An update on CE Marking Electrical Cable

CE Marking Wire and Cable

A picture showing a selection of wire and cable products
Domestic and European Wire and Cable Products

In an earli­er post, I wrote about the require­ments for CE Marking wire and cable and dis­cussed the mark. In 2016, the Construction Products Regulation 305/​2011 (CPR) came into effect, repla­cing the Construction Products Directive 89/​106/​EEC. The CPR included pro­vi­sions cov­er­ing any kind of mater­i­als that could be used in con­struc­tion, and that includes elec­tric­al cables.

A New Standard under the CPR

A new stand­ard was approved, EN 50575, cov­er­ing the char­ac­ter­ist­ics of power, con­trol and com­mu­nic­a­tion cables used in per­man­ent install­a­tions in build­ings. EN 50575 cov­ers the reac­tion of cables to fire. The stand­ard provides require­ments for four char­ac­ter­ist­ics: flame spread, smoke gen­er­a­tion, the form­a­tion of mol­ten droplets and acid con­tent. The res­ult is a new set of mark­ings for cables covered by the stand­ard, includ­ing CE Marking. Also required by the CPR is a Declaration of Performance, not a Declaration of Conformity. The Declaration of Performance provides dif­fer­ent inform­a­tion than that found in a Declaration of Conformity.

Application of EN 50575

EN 50575 only applies to cables or wir­ing products inten­ded for use in con­struc­tion. It should not be applied to wir­ing mater­i­als used for intern­al wir­ing of appli­ances and products. These products are out­side the scope of the CPR and there­fore are also out­side the scope of EN 50575.

Conclusions

  • Cables used for per­man­ent install­a­tion in build­ings must be CE Marked start­ing 1-​Jul-​2017
  • Wire and cable products used in machines and appli­ances are not affected by EN 50575, and there­fore should not be CE Marked
  • Cables used to inter­con­nect machinery and which are per­man­ently installed into build­ing infra­struc­ture (e.g., Ethernet cables and oth­er inter­con­nect­ing cables run through build­ing struc­tures in per­man­ent wire­ways or in plen­um spaces) require CE Marking as of 1-​Jul-​17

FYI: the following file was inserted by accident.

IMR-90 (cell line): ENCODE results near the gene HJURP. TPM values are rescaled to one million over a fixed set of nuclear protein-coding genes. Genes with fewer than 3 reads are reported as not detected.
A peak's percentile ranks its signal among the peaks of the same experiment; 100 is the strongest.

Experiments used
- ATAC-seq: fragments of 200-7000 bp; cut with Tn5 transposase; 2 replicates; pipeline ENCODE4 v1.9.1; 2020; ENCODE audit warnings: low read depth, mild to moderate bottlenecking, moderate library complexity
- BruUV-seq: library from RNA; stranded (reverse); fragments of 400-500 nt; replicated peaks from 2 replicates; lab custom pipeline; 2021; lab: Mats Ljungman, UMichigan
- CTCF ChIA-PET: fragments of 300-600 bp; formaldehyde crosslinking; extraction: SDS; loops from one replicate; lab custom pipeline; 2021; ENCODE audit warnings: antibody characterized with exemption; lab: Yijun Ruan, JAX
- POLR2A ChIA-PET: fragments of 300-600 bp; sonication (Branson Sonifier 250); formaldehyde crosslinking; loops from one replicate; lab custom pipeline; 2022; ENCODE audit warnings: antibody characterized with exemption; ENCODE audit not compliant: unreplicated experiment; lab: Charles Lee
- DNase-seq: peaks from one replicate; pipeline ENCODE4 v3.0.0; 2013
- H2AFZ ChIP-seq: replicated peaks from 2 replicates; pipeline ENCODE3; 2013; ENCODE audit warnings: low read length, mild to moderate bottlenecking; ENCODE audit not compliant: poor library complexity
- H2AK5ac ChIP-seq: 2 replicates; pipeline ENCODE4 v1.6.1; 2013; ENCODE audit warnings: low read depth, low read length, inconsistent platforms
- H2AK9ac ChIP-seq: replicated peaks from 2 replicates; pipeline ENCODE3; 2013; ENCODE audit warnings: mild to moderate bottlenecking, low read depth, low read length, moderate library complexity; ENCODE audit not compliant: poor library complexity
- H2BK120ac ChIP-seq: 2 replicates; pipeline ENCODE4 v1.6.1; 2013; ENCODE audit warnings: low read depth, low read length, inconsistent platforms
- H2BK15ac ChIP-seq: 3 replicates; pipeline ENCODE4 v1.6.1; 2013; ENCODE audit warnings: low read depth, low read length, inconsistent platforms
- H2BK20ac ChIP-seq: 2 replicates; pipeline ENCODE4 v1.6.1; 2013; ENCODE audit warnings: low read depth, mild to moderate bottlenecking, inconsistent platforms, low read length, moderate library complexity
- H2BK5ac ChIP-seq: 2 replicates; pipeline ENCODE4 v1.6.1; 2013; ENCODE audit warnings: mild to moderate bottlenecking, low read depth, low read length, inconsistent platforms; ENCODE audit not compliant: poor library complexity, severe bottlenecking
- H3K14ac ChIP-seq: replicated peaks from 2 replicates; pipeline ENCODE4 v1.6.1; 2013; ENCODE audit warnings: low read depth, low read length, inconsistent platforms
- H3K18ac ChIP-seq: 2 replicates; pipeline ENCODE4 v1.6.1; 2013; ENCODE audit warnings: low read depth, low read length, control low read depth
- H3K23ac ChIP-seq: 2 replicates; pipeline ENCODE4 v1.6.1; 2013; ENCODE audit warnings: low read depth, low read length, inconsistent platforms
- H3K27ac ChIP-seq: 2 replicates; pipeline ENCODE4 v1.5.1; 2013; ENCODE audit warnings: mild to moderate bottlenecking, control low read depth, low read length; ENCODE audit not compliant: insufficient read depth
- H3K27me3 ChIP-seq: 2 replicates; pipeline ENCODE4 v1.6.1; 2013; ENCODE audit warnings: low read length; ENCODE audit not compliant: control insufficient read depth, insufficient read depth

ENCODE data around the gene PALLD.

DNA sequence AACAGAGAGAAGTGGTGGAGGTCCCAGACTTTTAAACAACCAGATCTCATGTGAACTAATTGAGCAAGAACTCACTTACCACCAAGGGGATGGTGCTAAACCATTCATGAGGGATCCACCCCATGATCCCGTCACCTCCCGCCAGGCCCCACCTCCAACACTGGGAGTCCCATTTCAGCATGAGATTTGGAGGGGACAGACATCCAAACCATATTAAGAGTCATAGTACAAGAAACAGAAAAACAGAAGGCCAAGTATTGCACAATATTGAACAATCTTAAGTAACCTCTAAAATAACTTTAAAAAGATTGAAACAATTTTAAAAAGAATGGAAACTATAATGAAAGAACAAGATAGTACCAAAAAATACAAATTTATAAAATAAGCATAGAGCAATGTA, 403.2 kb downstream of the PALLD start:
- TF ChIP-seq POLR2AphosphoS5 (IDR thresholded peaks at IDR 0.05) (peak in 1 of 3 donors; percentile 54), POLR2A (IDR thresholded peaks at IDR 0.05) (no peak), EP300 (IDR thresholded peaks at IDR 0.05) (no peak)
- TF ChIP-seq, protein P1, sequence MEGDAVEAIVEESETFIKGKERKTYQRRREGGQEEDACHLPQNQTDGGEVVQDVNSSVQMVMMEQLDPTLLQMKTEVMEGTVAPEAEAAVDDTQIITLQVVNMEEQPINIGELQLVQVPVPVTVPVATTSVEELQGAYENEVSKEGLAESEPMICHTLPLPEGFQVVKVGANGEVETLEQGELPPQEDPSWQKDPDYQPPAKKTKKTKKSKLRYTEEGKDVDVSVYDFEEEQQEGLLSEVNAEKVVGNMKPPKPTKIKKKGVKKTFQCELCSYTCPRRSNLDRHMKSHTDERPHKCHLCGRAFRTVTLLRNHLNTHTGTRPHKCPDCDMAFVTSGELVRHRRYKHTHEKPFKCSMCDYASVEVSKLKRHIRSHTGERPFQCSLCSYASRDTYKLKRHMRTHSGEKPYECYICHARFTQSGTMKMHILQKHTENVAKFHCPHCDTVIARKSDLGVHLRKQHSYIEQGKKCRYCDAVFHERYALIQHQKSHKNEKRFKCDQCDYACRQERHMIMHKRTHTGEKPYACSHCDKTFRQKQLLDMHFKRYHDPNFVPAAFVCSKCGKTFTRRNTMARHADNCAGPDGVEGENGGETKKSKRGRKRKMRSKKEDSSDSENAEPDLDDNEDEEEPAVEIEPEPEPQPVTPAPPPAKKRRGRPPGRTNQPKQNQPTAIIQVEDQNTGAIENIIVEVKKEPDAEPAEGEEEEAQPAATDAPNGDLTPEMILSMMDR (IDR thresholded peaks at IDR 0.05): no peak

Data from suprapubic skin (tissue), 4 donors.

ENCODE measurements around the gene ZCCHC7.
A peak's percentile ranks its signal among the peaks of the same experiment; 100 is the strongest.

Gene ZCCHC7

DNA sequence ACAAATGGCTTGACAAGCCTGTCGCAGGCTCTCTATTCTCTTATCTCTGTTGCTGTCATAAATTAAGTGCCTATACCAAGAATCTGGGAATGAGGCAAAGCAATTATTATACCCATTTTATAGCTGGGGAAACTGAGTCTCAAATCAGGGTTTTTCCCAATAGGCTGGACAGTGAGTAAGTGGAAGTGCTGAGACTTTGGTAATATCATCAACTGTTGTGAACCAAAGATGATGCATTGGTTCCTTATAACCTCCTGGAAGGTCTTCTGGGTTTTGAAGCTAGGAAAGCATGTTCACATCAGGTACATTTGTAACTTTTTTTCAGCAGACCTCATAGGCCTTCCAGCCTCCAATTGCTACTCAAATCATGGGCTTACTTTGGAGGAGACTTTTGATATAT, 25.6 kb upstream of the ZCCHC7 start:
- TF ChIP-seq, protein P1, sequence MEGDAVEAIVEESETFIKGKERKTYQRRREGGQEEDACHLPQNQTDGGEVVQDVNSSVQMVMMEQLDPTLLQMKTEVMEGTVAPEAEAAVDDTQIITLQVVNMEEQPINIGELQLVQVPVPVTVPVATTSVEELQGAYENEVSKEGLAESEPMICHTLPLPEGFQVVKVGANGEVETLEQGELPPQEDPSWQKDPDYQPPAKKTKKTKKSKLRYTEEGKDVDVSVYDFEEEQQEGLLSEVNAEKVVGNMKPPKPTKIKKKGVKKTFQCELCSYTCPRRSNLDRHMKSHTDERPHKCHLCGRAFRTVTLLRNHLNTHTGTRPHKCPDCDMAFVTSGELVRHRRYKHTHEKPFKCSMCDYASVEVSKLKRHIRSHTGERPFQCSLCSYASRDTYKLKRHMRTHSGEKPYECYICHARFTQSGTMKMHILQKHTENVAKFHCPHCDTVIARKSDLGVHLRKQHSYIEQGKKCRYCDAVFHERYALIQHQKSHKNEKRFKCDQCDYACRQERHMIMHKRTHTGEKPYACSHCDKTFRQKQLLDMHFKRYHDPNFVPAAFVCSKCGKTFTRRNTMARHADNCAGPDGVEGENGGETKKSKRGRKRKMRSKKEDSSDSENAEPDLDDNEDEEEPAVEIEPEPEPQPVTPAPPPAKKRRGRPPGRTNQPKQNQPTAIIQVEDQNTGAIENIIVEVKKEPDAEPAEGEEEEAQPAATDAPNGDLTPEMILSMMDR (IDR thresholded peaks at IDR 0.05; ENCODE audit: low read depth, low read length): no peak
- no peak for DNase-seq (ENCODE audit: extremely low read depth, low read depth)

• Wire and cable products, like line-​cord assem­blies, for example, require a CE Mark because they are com­plete products and are covered by a spe­cif­ic EN Standard under the Low Voltage Directive.

Here’s a good sum­mary of the new require­ments and an explan­a­tion of the new mark­ings in a video by General Cable. Full dis­clos­ure: we have no rela­tion­ship with General Cable or any oth­er wire and cable man­u­fac­turer.

Need more help? Get in touch!

Author: Doug Nix

+DougNix is Managing Director and Principal Consultant at Compliance InSight Consulting, Inc. (http://www.complianceinsight.ca) in Kitchener, Ontario, and is Lead Author and Managing Editor of the Machinery Safety 101 blog.

Doug's work includes teaching machinery risk assessment techniques privately and through Conestoga College Institute of Technology and Advanced Learning in Kitchener, Ontario, as well as providing technical services and training programs to clients related to risk assessment, industrial machinery safety, safety-related control system integration and reliability, laser safety and regulatory conformity.